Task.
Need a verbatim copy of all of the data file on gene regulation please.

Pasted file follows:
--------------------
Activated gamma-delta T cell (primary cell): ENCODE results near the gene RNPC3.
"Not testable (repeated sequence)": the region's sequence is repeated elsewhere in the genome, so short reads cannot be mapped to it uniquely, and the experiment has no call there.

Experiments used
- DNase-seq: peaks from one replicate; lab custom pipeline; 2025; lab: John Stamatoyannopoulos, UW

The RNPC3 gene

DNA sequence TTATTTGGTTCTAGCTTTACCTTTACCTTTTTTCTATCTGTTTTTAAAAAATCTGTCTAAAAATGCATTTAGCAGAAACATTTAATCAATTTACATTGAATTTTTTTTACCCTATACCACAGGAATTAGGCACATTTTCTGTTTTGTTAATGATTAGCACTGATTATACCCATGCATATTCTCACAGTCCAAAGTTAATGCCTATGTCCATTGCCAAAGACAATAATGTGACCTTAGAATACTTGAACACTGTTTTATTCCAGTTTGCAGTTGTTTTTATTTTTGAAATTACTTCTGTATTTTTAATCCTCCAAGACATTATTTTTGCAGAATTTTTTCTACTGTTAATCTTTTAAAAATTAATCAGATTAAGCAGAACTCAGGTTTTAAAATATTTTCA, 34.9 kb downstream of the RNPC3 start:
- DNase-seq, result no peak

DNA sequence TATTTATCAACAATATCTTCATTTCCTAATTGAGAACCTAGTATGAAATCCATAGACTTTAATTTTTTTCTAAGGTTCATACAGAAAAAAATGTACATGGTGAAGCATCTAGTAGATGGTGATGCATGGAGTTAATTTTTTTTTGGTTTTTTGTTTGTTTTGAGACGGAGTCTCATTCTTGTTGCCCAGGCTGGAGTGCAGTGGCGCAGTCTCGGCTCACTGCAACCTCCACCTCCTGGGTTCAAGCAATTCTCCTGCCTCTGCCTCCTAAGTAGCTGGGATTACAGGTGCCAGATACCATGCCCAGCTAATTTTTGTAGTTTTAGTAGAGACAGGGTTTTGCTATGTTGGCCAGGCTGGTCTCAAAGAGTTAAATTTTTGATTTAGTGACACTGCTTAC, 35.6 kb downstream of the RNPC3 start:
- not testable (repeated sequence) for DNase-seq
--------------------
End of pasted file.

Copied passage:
Activated gamma-delta T cell (primary cell): ENCODE results near the gene RNPC3.
"Not testable (repeated sequence)": the region's sequence is repeated elsewhere in the genome, so short reads cannot be mapped to it uniquely, and the experiment has no call there.

Experiments used
- DNase-seq: peaks from one replicate; lab custom pipeline; 2025; lab: John Stamatoyannopoulos, UW

The RNPC3 gene

DNA sequence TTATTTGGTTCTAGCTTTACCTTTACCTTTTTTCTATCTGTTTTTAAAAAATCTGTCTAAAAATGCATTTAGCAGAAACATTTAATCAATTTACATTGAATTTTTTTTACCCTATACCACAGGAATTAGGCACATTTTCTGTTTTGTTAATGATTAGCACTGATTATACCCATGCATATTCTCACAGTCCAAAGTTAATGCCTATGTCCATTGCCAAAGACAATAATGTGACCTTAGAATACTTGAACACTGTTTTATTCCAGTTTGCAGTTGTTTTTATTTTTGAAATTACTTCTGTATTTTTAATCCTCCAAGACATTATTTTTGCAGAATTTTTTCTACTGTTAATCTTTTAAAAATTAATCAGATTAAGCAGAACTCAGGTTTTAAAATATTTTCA, 34.9 kb downstream of the RNPC3 start:
- DNase-seq, result no peak

DNA sequence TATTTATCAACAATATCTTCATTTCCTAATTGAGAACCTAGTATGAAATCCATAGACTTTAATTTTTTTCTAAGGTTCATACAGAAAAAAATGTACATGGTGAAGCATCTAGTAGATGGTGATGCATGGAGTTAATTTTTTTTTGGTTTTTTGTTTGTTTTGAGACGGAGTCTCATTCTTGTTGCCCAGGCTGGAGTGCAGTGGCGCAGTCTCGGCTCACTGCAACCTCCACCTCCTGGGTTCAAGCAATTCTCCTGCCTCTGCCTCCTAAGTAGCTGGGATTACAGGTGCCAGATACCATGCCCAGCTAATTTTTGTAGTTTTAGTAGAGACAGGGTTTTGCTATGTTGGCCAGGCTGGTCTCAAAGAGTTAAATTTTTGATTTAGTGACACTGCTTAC, 35.6 kb downstream of the RNPC3 start:
- not testable (repeated sequence) for DNase-seq